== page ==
Codependence – what is it and how can we recognize it?

Initially, the term codependent referred to those persons who were in a relationship with a person who was suffering from a certain addiction. The codependent, by their actions, supports the partner's addiction, they encourage their irresponsible behavior. Although the intention behind it seems to be positive (trying to support, to help, to ease the suffering), the effect is often destructive.

When a person does everything possible for their partner (we can refer also to a close person like a son, daughter, friend or parent) not to deal with the consequences of their addiction, they become part of the problem and not part of the solution because this way it makes it harder for them to recognize that they have a problem and to seek specialized help. For example, a wife who buys alcohol to her addicted partner or who justifies this kind of behavior saying that “he’s stressed, he just drinks to relax”, although the situation is much worse than that; a husband who takes responsibility for his wife's mistakes who is a drug addict and who always gets in trouble and needs to be saved; a person who keeps borrowing money to cover their  partner debts who gambles and so on.

In these relationships, the codependent tries to save their partner by taking on themselves the responsibility of their life. Their caretaking is unhealthy because it incapacitates their partner and at the same time it drains their energy and resources. We can say that in this kind of relationship the “savior” or “martyr” feels loved if their partner needs them, if they can take care of them in one way or the other, and the “sufferer” feels loved if the partner attends to all of their needs. For the relationship to please the “savior”, the partner must not evolve, they mustn’t solve their problems or heal, because in that case they won’t be needed it anymore. By not being needed, the “savior” would have to face their biggest fear - a potential abandonment, so in order to avoid it, they will do their best to keep the codependent relationship unchanged. But all these will lead in time to resentment, dissatisfaction and frustrations which inevitably will ruin the relationship.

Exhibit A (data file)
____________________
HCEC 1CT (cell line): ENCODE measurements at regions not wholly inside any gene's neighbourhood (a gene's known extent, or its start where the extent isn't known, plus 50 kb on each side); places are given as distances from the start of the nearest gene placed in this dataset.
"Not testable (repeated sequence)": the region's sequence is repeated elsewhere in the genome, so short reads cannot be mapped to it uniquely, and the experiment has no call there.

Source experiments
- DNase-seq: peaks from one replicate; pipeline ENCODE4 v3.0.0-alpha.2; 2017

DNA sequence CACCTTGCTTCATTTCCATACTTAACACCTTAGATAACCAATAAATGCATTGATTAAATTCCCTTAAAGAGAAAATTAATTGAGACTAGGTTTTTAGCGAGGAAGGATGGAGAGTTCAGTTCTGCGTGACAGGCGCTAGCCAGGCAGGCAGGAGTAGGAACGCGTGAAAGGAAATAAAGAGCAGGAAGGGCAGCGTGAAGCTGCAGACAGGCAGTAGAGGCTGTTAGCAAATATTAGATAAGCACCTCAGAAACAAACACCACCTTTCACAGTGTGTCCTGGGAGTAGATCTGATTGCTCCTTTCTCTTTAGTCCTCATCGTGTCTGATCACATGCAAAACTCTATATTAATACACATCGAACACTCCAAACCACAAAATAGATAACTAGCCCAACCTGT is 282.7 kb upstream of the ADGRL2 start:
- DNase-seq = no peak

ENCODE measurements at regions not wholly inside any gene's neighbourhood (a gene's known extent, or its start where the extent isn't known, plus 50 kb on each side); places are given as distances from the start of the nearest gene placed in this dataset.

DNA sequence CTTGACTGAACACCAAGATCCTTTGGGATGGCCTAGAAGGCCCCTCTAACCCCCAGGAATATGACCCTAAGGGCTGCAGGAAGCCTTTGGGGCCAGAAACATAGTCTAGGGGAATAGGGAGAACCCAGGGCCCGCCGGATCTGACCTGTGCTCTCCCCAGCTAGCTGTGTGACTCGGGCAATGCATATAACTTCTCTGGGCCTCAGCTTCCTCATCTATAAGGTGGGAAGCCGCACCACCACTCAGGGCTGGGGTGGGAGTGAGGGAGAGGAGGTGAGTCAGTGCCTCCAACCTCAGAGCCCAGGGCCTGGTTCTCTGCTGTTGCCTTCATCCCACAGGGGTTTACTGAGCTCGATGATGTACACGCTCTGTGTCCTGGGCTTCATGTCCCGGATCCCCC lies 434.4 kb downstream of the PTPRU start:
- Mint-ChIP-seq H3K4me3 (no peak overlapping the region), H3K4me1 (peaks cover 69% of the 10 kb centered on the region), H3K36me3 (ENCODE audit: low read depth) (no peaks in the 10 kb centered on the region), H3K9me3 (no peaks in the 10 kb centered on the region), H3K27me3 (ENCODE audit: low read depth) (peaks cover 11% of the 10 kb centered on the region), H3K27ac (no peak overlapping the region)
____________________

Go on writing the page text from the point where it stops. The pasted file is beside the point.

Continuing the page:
The term codependent has now expanded its meaning, also referring to those people who show increased dependence on certain close persons in their lives, while at the same time feeling responsible for the way they feel and act. Codependent relationships are dysfunctional because there is no equality or reciprocity, the well-being of the codependent person, their self-esteem and the meeting of their emotional needs entirely depending on their partner. In such relationships we generally find a person more powerful,  more domineering and the other person who clings to their partner,  more passive, who doesn’t have enough autonomy and independence, constantly making sacrifices and compromises without receiving anything in return, who gives up on themselves to meet their partner’s needs, to please them, who often feels trapped in that relationship, but also feels they can’t leave.